·         Length: 23'-0''

·         Height: 30'-0''

·         Thickness: 2'-0''

 

3.2.1.2.        Capacity data


 

Table 4: Strong Wall Capacity Data

Allowable load per strip along NUMBERED lines (based on shear)

Position

Lines

Max force

shear strength

clear span

ft

 

kip/ft

kN/ft

kN/m

ton/m

ton/m

ft

1

 

120

544

1784

182

172

9.00

3

 

157

712

2333

238

172

9.00

5

 

226

1028

3370

343

172

9.00

 Allowable concentrated load PER HOLE (based on shear strength)

Position

 

Max force

shear strength

clear span

ft

 

kip

kN

kN

ton

ton/m

ft

1

 

239

1088

1088

111

172

9.00

3

 

313

1423

1423

145

172

9.00

5

 

452

2055

2055

210

172

9.00

 Allowable concentrated load PER HOLE (based on moments)

Position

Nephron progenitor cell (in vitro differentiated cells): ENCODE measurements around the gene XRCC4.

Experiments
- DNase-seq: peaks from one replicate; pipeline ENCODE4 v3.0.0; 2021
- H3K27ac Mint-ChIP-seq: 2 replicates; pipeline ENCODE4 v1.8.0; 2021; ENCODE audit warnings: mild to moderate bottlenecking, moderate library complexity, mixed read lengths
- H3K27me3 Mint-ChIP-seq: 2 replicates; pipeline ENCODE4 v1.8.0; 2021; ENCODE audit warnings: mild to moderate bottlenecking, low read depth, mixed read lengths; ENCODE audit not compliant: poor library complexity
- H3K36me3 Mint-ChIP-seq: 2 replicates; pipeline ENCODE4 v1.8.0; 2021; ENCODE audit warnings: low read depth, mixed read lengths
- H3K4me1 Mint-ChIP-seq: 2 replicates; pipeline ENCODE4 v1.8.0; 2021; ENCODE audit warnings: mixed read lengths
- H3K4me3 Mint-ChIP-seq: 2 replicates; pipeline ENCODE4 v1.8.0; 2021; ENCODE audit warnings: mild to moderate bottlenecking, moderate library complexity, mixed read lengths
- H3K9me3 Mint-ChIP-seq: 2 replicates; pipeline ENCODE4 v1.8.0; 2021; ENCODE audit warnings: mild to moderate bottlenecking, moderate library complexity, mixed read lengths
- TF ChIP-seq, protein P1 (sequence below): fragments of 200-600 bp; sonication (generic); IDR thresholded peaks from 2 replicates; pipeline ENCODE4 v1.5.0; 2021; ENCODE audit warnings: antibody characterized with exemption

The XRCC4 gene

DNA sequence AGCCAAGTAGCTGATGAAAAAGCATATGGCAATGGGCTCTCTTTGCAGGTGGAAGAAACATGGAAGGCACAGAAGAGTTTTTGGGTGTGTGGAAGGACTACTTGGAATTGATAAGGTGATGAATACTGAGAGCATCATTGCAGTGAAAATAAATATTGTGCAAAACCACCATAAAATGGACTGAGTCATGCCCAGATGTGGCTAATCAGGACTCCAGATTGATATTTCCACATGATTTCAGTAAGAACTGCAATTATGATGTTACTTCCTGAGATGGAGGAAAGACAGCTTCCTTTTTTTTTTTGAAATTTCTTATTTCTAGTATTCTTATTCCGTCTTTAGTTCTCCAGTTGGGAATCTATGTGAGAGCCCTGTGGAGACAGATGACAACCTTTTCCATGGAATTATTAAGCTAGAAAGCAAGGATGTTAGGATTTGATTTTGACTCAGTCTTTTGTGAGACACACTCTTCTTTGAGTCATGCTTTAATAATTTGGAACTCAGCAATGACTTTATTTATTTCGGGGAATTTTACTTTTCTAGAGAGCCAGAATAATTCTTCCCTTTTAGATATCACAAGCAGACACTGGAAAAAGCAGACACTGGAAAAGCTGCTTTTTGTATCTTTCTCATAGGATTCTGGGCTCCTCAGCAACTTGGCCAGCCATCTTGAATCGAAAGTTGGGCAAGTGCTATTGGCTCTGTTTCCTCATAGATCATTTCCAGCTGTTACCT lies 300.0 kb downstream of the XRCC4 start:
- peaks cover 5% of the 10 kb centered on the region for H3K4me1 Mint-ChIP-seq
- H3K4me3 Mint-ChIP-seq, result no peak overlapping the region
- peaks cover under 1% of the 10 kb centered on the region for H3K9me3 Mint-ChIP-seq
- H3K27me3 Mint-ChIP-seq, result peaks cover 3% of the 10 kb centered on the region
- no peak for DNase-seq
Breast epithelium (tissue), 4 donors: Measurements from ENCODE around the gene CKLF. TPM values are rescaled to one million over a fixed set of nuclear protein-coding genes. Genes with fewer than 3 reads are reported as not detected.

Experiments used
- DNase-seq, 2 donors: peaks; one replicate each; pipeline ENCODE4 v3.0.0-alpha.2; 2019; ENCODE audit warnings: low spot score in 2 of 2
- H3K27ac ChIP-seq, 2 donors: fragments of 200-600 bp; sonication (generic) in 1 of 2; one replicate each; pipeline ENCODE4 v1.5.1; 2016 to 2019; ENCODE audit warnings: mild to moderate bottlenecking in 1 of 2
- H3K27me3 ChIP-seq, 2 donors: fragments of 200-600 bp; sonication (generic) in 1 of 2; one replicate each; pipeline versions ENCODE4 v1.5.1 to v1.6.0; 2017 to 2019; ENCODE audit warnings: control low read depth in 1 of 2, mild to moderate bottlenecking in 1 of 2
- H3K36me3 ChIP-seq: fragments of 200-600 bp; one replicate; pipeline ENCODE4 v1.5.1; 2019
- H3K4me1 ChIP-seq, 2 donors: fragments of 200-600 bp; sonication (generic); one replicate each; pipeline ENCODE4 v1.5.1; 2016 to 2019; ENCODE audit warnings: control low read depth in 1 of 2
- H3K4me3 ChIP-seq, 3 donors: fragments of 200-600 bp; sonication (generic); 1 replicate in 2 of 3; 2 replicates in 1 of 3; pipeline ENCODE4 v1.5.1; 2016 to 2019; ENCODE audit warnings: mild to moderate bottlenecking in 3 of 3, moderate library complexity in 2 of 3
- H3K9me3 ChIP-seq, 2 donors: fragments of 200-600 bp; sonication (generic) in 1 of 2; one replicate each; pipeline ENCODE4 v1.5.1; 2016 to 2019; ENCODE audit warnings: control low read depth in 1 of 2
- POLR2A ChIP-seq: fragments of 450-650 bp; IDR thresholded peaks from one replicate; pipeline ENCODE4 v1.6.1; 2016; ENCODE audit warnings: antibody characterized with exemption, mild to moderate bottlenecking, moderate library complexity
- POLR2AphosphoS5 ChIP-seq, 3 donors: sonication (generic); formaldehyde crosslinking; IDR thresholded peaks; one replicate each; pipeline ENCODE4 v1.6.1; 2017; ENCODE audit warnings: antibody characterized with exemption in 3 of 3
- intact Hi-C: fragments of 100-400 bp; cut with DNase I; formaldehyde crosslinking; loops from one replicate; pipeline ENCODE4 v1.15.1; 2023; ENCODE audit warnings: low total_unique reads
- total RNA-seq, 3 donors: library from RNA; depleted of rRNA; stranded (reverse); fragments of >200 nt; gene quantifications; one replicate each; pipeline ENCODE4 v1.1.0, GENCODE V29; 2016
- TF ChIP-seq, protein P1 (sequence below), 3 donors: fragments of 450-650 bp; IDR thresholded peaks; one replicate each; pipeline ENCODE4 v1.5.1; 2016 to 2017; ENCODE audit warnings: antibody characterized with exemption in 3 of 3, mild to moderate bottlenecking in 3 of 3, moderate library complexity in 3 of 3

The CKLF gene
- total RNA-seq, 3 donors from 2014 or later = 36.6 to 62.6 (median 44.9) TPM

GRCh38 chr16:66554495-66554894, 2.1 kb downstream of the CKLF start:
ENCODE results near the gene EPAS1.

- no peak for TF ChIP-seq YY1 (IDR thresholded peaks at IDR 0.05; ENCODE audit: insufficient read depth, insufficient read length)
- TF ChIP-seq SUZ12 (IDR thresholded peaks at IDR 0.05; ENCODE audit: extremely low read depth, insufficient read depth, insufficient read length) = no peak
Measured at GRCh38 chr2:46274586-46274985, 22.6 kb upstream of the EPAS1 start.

hole @

2 ft

0.61m

 

gross span

ft

 

kip

kN

kN

ton

ton-m/m

ft

1

 

241

1096

1096

112

165

10.00

3

 

103

470

470

48

165

10.00

5

 

87

395

395

40

165

10.00

 Allowable concentrated load PER HOLE (based on punching shear)

Position

 

Max force

shear strength

clear span

ft

 

kip

kN

kN

ton

kips

ft

1

 

182

826

826

84

182

10.00

Allowable moment per strip along ALPHABETICAL lines (based on shear)

Position

 

 

 

 

 

 

gross span

 

 

kip-in/ft

kip-ft/ft

kN-m/ft

ton-m/m

ton-m/m

ft

 

 

4352

363

493

165

165

10.00

Allowable overturning moment per vertical strip

Position

 

 

 

 

 

 

gross span

 

 

kip-in/ft

kip-ft/ft

kN-m/ft

ton-m/m

ton-m/m

ft

 

 

13056

1088

1480

495

495

10.00

Allowable position for actuators

Size

 

 

Height from the floor

Mom.strip of holes

gross span

ton

 

 

in

ft

m

ton-m/m

ft

50

 

 

324

27.0

8.24

302

10.00

100

 

 

237

19.8

6.03

302

10.00

200

 

 

119

9.9

3.02

302

10.00

YELLOW FORCES GOVERN THE DESIGN

3.2.1.3.        Drawings

 

Figure 3.2.1.3‑1: Reaction Wall next to Shake Table Trench

 

Figure 3.2.1.3‑2: Reaction Wall next to Shake Table Trench